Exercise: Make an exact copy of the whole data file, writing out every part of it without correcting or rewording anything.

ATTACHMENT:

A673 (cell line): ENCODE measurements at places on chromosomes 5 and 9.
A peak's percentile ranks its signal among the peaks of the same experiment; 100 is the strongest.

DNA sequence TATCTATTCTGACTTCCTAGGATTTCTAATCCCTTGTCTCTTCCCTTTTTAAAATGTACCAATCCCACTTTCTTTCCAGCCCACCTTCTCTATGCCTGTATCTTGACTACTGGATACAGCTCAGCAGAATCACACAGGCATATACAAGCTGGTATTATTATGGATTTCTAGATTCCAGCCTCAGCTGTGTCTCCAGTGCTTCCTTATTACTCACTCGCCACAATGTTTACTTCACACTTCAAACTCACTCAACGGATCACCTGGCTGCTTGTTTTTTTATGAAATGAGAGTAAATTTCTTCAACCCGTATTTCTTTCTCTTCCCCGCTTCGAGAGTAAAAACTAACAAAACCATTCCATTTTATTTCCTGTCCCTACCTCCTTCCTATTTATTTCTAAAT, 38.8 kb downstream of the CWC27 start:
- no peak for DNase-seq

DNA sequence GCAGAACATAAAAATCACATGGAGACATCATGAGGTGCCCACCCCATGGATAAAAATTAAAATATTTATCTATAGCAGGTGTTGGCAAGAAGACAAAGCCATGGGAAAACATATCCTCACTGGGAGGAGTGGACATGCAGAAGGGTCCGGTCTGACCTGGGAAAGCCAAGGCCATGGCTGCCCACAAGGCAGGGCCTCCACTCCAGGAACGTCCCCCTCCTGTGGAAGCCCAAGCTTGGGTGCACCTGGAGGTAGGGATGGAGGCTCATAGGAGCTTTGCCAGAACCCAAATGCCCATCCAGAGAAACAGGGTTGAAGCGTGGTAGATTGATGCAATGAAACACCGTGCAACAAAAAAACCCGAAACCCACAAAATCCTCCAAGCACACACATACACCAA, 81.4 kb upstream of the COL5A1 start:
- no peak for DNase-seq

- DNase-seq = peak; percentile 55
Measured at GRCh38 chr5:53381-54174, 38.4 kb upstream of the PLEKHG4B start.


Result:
A673 (cell line): ENCODE measurements at places on chromosomes 5 and 9.
A peak's percentile ranks its signal among the peaks of the same experiment; 100 is the strongest.

DNA sequence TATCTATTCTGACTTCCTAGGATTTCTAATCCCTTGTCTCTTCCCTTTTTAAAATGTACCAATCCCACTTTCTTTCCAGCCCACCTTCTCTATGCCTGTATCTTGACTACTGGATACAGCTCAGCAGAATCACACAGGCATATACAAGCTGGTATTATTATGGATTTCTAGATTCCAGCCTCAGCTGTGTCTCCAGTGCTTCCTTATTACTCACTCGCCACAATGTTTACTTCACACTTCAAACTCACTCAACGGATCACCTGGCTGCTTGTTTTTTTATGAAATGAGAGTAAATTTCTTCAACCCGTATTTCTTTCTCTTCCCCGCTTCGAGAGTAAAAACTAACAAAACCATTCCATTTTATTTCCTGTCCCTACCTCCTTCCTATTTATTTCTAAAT, 38.8 kb downstream of the CWC27 start:
- no peak for DNase-seq

DNA sequence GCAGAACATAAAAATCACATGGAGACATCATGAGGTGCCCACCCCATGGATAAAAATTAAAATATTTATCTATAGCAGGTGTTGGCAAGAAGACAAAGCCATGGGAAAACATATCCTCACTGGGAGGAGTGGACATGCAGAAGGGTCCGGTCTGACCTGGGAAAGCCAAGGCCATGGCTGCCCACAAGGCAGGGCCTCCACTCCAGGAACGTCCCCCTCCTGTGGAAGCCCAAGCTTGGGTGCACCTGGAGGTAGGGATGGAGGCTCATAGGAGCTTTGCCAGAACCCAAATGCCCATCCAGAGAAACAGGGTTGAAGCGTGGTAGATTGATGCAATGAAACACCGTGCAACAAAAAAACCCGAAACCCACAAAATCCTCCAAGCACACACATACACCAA, 81.4 kb upstream of the COL5A1 start:
- no peak for DNase-seq

- DNase-seq = peak; percentile 55
Measured at GRCh38 chr5:53381-54174, 38.4 kb upstream of the PLEKHG4B start.